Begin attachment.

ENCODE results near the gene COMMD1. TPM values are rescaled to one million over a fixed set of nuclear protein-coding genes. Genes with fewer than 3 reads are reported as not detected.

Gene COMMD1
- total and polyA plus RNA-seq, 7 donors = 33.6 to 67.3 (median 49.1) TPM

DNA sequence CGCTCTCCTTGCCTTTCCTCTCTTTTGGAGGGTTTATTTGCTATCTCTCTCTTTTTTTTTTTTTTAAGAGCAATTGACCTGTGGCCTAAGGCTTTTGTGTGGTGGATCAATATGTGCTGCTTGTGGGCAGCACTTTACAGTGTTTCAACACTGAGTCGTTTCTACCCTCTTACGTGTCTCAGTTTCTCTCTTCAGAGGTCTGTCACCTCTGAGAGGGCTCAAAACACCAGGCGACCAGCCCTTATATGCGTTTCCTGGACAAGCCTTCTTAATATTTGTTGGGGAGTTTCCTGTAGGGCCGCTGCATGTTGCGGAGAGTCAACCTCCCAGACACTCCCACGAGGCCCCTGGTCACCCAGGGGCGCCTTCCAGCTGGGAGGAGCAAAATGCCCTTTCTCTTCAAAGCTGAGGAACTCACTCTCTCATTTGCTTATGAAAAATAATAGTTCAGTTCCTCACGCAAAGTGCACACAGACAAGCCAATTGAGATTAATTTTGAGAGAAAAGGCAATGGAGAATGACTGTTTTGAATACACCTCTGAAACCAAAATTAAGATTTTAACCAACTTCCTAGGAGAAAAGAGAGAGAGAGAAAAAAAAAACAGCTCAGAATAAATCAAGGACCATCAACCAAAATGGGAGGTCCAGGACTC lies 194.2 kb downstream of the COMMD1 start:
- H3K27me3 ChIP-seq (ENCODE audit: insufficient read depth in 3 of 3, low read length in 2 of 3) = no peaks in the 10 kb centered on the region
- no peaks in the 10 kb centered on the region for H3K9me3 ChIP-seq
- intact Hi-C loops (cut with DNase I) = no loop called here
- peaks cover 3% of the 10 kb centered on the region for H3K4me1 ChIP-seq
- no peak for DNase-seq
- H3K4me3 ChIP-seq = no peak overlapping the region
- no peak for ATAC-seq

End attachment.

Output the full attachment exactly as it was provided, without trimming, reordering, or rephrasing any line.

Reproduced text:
ENCODE results near the gene COMMD1. TPM values are rescaled to one million over a fixed set of nuclear protein-coding genes. Genes with fewer than 3 reads are reported as not detected.

Gene COMMD1
- total and polyA plus RNA-seq, 7 donors = 33.6 to 67.3 (median 49.1) TPM

DNA sequence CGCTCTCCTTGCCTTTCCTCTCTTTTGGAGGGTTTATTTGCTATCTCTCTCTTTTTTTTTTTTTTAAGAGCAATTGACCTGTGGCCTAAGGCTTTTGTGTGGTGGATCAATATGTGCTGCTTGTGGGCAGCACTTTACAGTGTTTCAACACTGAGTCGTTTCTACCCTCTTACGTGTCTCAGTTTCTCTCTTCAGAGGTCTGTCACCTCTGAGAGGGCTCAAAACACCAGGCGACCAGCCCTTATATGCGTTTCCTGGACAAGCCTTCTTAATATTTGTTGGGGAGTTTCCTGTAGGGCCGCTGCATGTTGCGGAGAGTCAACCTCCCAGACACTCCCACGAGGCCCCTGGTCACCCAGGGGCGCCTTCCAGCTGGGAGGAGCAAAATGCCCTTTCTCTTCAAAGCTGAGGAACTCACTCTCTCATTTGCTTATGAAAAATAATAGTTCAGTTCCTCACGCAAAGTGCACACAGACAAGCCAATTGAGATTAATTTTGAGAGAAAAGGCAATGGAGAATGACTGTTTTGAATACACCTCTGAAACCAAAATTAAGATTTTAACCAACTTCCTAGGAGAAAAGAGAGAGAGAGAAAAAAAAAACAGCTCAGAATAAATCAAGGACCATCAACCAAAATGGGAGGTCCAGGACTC lies 194.2 kb downstream of the COMMD1 start:
- H3K27me3 ChIP-seq (ENCODE audit: insufficient read depth in 3 of 3, low read length in 2 of 3) = no peaks in the 10 kb centered on the region
- no peaks in the 10 kb centered on the region for H3K9me3 ChIP-seq
- intact Hi-C loops (cut with DNase I) = no loop called here
- peaks cover 3% of the 10 kb centered on the region for H3K4me1 ChIP-seq
- no peak for DNase-seq
- H3K4me3 ChIP-seq = no peak overlapping the region
- no peak for ATAC-seq